The Virtualization Practice | May 23, 2014

The PaaS Build vs. Buy Decision You Didn’t Know You Were Making

It’s no secret that a majority of enterprises are slow to adopt PaaS solutions and favor IaaS solutions instead. What is a well-kept secret is that these enterprises are building their own PaaS solutions on top of IaaS without even realizing it.


Established enterprises have spent years securing data centers, standardizing operational processes, and putting tools in place for things like logging, monitoring, auditing, backup/recovery, and so on. When they build solutions on IaaS for the first time, none of these processes and services exist, and they must be recreated. This is often not obvious to developers until they deploy to production for the first time and then realize that none of these services that they took for granted for years exist in the cloud. To compensate, the developers start building these capabilities into their IaaS cloud environment. Over a period of time, they wind up creating a proprietary platform on top of their IaaS solution.


As these cloud applications mature, more and more PaaS services are added on top of the IaaS solution. Need caching? Install and manage a Redis cluster across multiple availability zones. Need mass email capabilities? Integrate SendGrid with the application. Need to lock down servers from developers to pass audits? Buy Splunk, route all logs to it, lock down all servers, and make Splunk highly available across multiple zones. The list goes on and on. After several sprints of adding “IT plumbing”–type services, enterprises are ending up with custom-made PaaS solutions. A lot of time is spent managing, upgrading, and patching these services while ensuring that they are highly available. Wouldn’t it be easier and more agile to implement an off-the-shelf PaaS instead of building your own?


Take the example above, and see how it would play out if a PaaS were used instead. Implement your favorite PaaS. Need Redis? Call the Redis API and pay for what you use. Need SendGrid? Call the API and pay for what you use. Need Splunk? Call the API and pay for what you use. There is no need to install, patch, and make these services highly available. The PaaS platform does that for you. The time-to-market savings are astronomical. All of the “IT plumbing” sprints go away, and sprints are now dedicated to addressing business requirements.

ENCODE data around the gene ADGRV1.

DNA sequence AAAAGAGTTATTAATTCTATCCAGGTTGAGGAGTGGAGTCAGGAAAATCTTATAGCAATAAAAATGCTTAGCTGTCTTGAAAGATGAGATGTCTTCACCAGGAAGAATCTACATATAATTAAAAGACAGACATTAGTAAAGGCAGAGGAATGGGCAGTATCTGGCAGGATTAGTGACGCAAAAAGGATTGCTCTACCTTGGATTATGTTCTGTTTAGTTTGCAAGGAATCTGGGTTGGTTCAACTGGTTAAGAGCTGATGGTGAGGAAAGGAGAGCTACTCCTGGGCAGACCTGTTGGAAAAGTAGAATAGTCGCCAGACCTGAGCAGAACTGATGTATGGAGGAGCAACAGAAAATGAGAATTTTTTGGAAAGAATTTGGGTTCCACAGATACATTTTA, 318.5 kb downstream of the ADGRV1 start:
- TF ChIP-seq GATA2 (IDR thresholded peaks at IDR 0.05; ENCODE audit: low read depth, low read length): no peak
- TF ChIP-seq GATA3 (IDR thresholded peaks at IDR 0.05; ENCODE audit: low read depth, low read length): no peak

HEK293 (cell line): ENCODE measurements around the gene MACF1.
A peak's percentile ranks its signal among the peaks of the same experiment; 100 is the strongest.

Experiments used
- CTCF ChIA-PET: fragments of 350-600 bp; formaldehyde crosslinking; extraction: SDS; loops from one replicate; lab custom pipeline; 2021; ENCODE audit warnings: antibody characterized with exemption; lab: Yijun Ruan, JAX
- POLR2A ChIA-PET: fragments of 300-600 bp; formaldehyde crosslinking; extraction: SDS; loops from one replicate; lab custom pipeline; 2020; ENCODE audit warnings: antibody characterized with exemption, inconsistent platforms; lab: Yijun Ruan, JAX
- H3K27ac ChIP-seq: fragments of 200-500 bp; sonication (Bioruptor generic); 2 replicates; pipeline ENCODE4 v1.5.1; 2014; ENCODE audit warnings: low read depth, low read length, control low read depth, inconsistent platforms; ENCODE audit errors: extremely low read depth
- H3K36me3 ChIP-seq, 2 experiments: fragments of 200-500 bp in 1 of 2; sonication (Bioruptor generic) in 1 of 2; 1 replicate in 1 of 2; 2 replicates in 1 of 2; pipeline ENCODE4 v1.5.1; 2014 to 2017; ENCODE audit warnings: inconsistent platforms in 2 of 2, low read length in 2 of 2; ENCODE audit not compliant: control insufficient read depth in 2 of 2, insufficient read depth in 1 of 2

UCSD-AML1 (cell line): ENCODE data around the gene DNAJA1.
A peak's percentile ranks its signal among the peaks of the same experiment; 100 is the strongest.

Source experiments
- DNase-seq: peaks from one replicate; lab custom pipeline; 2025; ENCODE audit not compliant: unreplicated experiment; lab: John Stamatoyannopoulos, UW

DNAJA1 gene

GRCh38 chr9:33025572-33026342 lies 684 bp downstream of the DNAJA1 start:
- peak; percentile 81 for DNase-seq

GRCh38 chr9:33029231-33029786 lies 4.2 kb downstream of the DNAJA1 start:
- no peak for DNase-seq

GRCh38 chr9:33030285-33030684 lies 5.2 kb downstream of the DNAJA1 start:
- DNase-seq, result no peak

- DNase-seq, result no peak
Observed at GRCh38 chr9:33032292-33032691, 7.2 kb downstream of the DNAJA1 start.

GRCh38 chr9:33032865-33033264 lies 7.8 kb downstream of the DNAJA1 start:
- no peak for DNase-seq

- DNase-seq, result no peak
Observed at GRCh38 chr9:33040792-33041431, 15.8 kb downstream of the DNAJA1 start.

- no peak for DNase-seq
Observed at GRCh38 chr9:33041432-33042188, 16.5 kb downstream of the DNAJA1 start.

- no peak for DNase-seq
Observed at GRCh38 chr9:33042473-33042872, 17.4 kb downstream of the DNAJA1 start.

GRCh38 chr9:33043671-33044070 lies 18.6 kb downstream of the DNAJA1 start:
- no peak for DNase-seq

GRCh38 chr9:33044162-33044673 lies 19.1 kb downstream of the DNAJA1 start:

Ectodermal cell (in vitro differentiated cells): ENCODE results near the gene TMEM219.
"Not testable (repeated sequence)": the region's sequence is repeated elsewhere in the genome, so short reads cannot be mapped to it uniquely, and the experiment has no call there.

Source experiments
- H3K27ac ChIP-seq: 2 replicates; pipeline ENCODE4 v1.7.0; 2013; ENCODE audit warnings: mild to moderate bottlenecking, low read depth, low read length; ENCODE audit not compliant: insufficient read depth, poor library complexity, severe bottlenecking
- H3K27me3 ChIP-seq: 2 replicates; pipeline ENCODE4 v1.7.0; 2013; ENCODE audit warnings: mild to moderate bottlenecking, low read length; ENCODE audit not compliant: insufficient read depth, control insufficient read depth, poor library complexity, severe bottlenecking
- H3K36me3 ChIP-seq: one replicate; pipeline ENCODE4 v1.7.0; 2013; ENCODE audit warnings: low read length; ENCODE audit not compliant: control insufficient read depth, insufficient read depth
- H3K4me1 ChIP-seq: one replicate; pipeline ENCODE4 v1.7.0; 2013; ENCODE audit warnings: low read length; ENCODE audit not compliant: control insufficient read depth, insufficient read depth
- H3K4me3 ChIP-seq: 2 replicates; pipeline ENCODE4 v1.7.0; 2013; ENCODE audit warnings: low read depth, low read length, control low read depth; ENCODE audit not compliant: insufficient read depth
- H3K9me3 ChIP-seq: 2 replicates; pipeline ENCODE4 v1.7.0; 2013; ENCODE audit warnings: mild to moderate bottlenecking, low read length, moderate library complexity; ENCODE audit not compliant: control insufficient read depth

There are a few reasons. In a post I wrote last year called The Many Faces of PaaS, I declared that there was still much confusion about PaaS, its value proposition, and its maturity. There are a few other issues as well. Enterprises are implementing hybrid cloud solutions, which means many of them require hybrid PaaS solutions. The most mature PaaS solutions are public PaaS players like Heroku, Azure, Engine Yard, etc., which are not meeting the enterprise requirement to run in a multi-cloud hybrid environment. That narrows the playing field down to private and hybrid PaaS solutions like Cloud Foundry, OpenShift, Apprenda, WSO2, etc. The problem here is these enterprises are struggling to get their private clouds up and operational. Every day a company spends trying to get its OpenStack implementation operational is a day it can’t spend implementing a PaaS solution on top of it. I believe that as private cloud implementations become more successful and easier to carry out, enterprises will put more of an emphasis on PaaS.


Many enterprises are building their first generation of cloud solutions. A large percentage of these implementations are built on top of IaaS solutions like AWS, Google, Microsoft, SoftLayer, OpenStack, and others. As these enterprises mature, we will see that many have unintentionally built proprietary PaaS solutions on top of their IaaS vendor’s solutions. Some of these enterprises will enter generation two of their solutions with a lot of lessons learned under their belt, will realize that they no longer want to be responsible for all of this “IT plumbing” work, and will start implementing PaaS solutions. Then we will start seeing more enterprise success stories, driving up adoption and providing clarity to the market of the PaaS value proposition. The only question is when this will happen. I predict we are twelve to eighteen months away from a PaaS gold rush. Many companies are already starting the 2015 budget process or will start in the next few months. The volume of success stories is not yet high enough to drive enough of those budgets.

A great deal of positive progress has occurred recently with various PaaS solutions. Cloud Foundry is getting backed by numerous large corporations. OpenShift is investing heavily in Docker containers. Microsoft is integrating with Apprenda to offer hybrid cloud solutions. These events are driving up proof-of-concept efforts within the enterprise. I expect that late in 2014 we will start seeing more PaaS success stories, which will drive budgets next year. This is all speculation on my part, so take it with a grain of salt. The real point here is that PaaS is coming soon, and when it does, it will be all at once.